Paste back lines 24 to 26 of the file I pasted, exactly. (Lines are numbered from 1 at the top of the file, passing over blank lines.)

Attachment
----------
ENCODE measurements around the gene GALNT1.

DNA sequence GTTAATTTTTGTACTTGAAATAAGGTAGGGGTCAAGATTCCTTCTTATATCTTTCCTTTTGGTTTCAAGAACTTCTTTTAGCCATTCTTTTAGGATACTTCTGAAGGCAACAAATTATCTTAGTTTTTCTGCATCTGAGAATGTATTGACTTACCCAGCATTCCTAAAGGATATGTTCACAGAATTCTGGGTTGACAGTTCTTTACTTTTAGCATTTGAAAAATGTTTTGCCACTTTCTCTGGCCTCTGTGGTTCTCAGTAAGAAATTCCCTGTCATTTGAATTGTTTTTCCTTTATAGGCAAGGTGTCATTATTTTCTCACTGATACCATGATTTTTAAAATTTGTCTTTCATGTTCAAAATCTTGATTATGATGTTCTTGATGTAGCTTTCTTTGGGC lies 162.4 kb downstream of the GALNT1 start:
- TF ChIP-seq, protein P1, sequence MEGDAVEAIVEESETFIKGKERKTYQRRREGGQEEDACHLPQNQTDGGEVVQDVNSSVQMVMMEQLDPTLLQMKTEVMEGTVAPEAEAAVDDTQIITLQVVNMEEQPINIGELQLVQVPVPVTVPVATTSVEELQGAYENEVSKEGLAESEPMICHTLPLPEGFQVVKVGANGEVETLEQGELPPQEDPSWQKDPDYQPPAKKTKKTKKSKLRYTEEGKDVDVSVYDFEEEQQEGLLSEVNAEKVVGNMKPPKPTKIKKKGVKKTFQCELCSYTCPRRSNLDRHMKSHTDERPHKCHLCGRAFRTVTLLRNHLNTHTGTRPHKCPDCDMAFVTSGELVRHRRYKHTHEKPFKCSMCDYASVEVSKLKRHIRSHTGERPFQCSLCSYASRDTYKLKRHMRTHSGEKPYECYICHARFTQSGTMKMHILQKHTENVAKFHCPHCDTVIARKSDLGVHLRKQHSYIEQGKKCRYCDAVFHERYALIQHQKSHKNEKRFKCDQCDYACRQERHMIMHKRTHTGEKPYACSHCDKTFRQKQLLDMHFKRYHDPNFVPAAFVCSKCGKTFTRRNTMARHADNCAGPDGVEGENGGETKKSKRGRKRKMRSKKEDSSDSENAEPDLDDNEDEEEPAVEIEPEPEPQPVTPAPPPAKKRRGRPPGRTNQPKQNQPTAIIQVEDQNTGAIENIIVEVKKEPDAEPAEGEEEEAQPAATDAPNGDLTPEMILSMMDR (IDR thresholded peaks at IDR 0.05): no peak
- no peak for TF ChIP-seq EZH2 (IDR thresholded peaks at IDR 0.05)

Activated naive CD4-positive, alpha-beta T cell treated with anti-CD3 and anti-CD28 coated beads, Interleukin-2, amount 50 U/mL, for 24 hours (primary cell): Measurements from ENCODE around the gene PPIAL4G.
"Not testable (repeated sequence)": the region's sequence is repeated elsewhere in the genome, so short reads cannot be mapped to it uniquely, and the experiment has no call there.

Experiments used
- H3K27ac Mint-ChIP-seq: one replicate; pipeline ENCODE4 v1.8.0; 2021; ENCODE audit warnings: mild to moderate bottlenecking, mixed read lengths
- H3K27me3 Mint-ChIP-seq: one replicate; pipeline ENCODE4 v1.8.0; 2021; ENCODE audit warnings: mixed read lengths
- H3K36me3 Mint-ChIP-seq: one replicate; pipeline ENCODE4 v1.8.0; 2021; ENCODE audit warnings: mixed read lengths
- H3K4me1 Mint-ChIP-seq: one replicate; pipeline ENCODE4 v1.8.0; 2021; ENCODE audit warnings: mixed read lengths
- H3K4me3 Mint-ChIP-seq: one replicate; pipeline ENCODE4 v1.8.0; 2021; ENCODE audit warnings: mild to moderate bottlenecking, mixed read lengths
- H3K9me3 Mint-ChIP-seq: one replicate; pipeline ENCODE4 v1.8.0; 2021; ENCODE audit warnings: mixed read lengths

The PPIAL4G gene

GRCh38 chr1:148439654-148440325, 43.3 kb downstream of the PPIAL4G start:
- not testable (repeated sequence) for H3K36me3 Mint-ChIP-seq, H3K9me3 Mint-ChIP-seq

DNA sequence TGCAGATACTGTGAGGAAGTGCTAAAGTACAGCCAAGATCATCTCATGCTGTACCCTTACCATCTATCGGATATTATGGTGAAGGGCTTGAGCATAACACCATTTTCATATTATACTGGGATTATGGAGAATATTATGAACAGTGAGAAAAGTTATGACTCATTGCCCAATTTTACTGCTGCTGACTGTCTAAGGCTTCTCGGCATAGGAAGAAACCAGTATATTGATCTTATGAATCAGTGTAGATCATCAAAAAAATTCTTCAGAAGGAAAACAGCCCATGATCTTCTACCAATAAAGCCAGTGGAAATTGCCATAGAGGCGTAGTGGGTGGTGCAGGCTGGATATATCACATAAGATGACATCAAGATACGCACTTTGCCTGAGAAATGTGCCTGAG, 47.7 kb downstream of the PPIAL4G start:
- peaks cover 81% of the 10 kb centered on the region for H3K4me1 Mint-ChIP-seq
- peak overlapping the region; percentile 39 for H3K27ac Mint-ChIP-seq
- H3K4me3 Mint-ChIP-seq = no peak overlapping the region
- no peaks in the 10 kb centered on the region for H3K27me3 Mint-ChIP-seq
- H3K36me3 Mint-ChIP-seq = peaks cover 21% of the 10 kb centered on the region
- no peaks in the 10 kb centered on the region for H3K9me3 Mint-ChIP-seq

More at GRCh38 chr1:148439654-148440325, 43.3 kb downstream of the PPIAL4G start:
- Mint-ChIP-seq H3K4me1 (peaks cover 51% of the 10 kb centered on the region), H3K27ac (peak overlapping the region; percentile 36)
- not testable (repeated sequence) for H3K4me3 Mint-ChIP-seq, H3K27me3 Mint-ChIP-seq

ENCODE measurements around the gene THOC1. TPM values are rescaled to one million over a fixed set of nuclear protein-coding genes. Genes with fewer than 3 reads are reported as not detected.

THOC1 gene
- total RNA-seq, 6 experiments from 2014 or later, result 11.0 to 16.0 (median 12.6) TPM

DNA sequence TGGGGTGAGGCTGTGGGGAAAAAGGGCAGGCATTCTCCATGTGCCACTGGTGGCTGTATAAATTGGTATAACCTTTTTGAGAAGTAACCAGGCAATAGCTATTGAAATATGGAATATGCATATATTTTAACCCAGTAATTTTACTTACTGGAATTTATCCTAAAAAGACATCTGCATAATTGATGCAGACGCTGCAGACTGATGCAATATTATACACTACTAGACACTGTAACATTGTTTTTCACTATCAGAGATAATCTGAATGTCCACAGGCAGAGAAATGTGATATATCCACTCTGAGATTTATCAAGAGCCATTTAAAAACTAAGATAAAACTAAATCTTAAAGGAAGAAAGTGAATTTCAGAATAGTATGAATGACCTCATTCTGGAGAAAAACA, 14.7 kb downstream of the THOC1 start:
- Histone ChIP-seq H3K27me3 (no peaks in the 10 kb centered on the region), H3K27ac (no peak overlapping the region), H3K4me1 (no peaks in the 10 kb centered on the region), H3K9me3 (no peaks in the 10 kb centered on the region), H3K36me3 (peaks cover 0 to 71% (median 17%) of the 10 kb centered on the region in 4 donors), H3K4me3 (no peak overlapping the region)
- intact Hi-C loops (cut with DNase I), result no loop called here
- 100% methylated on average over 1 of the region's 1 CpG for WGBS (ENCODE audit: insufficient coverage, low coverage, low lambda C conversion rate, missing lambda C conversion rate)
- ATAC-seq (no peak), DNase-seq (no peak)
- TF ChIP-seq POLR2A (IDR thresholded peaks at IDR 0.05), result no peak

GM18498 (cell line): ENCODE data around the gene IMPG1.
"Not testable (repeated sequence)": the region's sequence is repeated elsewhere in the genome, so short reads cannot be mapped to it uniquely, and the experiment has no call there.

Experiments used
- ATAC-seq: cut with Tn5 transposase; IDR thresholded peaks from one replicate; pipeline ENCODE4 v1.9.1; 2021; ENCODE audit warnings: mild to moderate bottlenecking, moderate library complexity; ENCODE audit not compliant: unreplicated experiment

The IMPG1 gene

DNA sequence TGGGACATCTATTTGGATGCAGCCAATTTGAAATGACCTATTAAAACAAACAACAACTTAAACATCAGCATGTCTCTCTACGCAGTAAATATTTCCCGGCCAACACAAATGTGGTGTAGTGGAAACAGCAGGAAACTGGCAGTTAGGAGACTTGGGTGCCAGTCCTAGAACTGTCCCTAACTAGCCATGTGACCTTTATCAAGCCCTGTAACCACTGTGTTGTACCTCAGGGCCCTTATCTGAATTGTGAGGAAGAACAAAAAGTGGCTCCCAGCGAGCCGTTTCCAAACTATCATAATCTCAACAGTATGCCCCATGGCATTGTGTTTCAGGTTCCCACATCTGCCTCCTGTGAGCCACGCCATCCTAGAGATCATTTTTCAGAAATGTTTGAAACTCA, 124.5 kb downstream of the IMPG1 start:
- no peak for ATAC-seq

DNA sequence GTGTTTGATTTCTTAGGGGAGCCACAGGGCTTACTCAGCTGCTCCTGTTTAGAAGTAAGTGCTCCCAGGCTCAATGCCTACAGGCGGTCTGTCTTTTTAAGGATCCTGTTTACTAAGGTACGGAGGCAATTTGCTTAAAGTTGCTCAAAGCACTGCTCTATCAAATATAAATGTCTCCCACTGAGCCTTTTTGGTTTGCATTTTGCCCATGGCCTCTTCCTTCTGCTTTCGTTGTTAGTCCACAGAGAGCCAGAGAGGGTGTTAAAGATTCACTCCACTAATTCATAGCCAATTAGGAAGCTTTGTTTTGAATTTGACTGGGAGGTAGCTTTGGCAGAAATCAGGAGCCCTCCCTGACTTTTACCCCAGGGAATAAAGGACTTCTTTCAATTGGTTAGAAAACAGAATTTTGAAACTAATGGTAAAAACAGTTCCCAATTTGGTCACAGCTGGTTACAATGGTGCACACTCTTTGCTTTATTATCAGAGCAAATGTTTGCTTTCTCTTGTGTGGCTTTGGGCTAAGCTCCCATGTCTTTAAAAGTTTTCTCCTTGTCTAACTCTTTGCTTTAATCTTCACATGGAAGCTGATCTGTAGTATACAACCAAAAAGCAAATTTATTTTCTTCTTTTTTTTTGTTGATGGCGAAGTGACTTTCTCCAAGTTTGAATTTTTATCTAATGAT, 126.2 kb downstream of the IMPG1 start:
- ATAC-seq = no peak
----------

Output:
More at GRCh38 chr1:148439654-148440325, 43.3 kb downstream of the PPIAL4G start:
- Mint-ChIP-seq H3K4me1 (peaks cover 51% of the 10 kb centered on the region), H3K27ac (peak overlapping the region; percentile 36)
- not testable (repeated sequence) for H3K4me3 Mint-ChIP-seq, H3K27me3 Mint-ChIP-seq